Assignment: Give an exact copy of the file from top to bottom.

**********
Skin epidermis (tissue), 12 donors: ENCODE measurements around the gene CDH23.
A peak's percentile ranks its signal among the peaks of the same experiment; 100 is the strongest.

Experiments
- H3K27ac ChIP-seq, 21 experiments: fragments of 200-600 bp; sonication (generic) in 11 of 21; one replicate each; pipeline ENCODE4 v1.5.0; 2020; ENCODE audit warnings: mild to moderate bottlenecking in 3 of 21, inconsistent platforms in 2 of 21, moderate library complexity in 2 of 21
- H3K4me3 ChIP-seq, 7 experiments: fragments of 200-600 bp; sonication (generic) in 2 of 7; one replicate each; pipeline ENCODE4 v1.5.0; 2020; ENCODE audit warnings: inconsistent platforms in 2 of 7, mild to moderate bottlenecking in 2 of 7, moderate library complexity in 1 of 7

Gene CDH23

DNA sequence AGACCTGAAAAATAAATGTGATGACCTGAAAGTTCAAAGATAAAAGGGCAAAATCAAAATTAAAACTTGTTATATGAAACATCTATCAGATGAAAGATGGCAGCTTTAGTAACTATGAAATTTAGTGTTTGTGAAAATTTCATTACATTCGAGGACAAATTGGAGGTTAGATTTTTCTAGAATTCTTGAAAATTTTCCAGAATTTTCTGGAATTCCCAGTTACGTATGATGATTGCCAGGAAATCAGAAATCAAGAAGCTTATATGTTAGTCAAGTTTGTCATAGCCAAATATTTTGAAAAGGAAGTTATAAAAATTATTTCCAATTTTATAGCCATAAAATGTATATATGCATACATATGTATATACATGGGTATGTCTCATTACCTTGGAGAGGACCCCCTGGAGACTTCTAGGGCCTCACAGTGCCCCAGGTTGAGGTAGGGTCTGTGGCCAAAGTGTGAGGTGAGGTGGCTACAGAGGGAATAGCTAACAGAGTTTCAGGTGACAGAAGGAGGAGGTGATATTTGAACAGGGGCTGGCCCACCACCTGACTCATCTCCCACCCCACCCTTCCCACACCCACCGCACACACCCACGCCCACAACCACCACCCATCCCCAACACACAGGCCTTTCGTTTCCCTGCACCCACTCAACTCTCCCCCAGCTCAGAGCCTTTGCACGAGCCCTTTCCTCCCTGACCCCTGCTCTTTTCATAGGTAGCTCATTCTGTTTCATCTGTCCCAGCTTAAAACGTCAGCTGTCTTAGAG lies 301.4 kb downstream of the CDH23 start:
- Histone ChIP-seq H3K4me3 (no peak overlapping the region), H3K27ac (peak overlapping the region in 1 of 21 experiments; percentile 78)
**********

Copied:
Skin epidermis (tissue), 12 donors: ENCODE measurements around the gene CDH23.
A peak's percentile ranks its signal among the peaks of the same experiment; 100 is the strongest.

Experiments
- H3K27ac ChIP-seq, 21 experiments: fragments of 200-600 bp; sonication (generic) in 11 of 21; one replicate each; pipeline ENCODE4 v1.5.0; 2020; ENCODE audit warnings: mild to moderate bottlenecking in 3 of 21, inconsistent platforms in 2 of 21, moderate library complexity in 2 of 21
- H3K4me3 ChIP-seq, 7 experiments: fragments of 200-600 bp; sonication (generic) in 2 of 7; one replicate each; pipeline ENCODE4 v1.5.0; 2020; ENCODE audit warnings: inconsistent platforms in 2 of 7, mild to moderate bottlenecking in 2 of 7, moderate library complexity in 1 of 7

Gene CDH23

DNA sequence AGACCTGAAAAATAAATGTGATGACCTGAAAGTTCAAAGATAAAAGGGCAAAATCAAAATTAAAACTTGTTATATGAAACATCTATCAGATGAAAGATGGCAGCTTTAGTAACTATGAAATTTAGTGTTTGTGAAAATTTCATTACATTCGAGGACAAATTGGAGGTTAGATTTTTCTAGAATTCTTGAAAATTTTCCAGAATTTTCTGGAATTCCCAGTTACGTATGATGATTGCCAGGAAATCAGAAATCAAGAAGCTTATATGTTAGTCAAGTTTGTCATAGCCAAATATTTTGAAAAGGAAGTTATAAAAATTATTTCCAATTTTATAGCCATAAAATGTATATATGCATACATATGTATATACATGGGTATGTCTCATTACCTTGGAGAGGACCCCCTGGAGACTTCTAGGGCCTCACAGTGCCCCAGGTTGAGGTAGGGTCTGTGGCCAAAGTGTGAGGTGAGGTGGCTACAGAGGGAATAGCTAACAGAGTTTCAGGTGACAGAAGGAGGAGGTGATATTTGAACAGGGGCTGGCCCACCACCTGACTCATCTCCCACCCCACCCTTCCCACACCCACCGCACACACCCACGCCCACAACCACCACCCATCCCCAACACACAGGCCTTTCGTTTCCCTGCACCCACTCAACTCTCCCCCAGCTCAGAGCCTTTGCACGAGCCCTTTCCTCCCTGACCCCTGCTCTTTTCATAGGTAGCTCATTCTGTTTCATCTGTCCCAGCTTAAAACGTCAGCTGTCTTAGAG lies 301.4 kb downstream of the CDH23 start:
- Histone ChIP-seq H3K4me3 (no peak overlapping the region), H3K27ac (peak overlapping the region in 1 of 21 experiments; percentile 78)